Fletcher, Moser win the Democratic primary


Megha Neelapu

After an exhausting and highly competitive race, two candidates out of the seven, Ms. Lizzie Pannill Fletcher and Ms. Laura Moser, have emerged victorious in the first round of voting in the Democratic primary for the Seventh Congressional District.

Both women were on the cover of TIME Magazine for a piece about women running for office after the Trump election, and both are St. John’s alumni.

Like Ms. Moser’s husband, Arun Chaudhary, who is a political operative and Former President Barack Obama’s videographer, Ms. Moser herself has become politically active. Originally a freelance writer, she entered the political sphere in a major way when she started Daily Action, a calling service that makes it easy for users to call their representative.  Her service gained hundreds of thousands of followers especially after the Trump election. Given this experience, her campaign for Congress unsurprisingly had a strong grassroots movement.

In the days leading up to the March Election Day, Ms. Moser made national headlines when the Democratic Congressional Campaign Committee (DCCC) released damning opposition research on her just as early voting began, fearing that she was too progressive to win the historically Republican district. The DCCC claimed that she was a “Washington insider” who hated Texas and that she used an abnormally high amount of campaign funds to pay her husband’s company in DC. However, the DCCC’s strategy backfired, instead giving more publicity to Ms. Moser and energizing voters, who were resentful at what they saw as outsiders meddling in the election.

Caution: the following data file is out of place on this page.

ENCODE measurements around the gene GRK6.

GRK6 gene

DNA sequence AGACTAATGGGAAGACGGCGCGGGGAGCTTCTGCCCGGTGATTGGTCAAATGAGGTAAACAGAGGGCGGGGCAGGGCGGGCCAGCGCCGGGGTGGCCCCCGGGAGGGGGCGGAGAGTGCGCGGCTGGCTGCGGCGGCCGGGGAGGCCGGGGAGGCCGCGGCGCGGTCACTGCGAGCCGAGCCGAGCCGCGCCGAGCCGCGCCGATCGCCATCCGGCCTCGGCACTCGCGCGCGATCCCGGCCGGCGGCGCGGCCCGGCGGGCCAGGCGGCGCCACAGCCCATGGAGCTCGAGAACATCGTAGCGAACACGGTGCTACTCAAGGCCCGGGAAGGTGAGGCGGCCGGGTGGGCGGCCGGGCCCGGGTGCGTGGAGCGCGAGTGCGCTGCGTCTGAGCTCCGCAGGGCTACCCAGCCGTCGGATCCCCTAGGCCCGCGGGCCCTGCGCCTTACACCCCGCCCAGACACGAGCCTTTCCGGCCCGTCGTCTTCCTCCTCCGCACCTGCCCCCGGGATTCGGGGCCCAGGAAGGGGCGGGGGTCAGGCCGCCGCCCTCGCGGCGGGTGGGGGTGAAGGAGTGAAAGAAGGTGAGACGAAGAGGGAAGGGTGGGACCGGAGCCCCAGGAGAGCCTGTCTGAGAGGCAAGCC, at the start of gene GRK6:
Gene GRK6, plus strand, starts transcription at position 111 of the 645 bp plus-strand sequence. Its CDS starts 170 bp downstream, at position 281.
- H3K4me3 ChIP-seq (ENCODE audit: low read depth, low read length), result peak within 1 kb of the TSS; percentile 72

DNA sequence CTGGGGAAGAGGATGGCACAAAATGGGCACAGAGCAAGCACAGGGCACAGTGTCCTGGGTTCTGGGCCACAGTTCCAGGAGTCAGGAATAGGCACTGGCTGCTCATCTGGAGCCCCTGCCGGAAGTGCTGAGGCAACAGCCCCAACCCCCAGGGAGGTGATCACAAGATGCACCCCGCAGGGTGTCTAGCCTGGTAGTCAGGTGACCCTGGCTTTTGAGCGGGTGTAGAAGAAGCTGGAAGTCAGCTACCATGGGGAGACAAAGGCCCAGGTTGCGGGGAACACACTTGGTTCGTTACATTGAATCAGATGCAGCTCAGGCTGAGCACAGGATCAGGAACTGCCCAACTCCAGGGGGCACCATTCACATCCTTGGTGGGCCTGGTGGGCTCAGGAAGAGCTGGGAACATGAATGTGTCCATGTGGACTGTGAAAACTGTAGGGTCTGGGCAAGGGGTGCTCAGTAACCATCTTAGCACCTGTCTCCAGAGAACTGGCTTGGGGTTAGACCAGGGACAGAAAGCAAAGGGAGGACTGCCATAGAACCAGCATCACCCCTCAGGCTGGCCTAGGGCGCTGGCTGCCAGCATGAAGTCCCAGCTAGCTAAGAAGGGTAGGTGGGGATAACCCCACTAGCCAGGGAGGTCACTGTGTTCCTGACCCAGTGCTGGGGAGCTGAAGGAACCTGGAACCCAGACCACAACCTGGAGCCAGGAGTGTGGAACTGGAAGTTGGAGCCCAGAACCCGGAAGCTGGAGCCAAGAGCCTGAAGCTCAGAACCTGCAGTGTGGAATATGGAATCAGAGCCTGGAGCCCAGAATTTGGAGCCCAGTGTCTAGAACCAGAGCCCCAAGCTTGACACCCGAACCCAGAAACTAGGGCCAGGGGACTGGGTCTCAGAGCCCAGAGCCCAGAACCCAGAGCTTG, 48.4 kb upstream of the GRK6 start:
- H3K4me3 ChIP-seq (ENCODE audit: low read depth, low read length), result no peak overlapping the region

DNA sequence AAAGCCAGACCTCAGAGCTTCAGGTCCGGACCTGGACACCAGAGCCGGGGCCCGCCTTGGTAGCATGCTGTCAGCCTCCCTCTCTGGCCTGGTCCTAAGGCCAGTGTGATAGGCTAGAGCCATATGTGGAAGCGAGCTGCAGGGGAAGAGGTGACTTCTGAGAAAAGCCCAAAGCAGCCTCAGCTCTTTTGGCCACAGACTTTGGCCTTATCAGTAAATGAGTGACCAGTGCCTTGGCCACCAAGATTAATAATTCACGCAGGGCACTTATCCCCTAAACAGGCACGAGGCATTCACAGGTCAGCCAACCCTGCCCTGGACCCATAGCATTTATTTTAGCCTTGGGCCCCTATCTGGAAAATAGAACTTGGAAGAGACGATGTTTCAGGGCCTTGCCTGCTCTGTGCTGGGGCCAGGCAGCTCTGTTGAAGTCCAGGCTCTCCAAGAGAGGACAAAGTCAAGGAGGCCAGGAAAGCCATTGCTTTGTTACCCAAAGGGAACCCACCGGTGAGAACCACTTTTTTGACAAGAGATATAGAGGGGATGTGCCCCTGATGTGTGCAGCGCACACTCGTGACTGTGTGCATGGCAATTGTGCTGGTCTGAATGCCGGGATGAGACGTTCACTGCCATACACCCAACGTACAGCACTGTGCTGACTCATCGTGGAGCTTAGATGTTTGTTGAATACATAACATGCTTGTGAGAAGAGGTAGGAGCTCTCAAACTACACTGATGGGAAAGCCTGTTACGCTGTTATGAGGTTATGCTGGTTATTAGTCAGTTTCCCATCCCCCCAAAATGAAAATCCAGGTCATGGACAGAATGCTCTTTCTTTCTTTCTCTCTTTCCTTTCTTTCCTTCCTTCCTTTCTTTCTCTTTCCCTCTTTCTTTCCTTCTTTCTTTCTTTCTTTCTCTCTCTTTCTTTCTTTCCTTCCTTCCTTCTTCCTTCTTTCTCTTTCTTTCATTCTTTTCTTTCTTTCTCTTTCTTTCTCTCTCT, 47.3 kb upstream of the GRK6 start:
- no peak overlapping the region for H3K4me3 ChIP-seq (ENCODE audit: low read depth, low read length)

Ms. Fletcher, a corporate lawyer and a candidate endorsed by the political action group Emily’s List as well as the Houston Chronicle (along with another candidate, Dr. Jason Westin), garnered the most votes in the first round of voting. The Young Liberals Club hosted her as a guest on Feb. 22 where she did a Q&A session with students.

Although the controversy has since slipped under the radar, early in the election season, a major Texas union, the AFL-CIO, spoke out against Ms. Fletcher. They claimed that her law firm, AZA law, were overly aggressive in attacking a primarily immigrant union of janitors when representing a commercial cleaning company, claiming that the lawsuit was an “anti-union and anti-immigrant circus.” Ms. Fletcher, a partner in the firm, released a statement saying that she was not involved in the case and that not all lawyers agree with one another.

The runoff between Ms. Fletcher and Ms. Moser will be on May 22, and one of them will face the incumbent Congressman John Culberson, who won the Republican primary in a landslide against Edward Ziegler. Although it has been red for more than 50 years, Democrats are hopeful to flip it blue as Hillary Clinton won this district, counting on the so-called “Blue Wave” of Democratic turnout after the Trump election.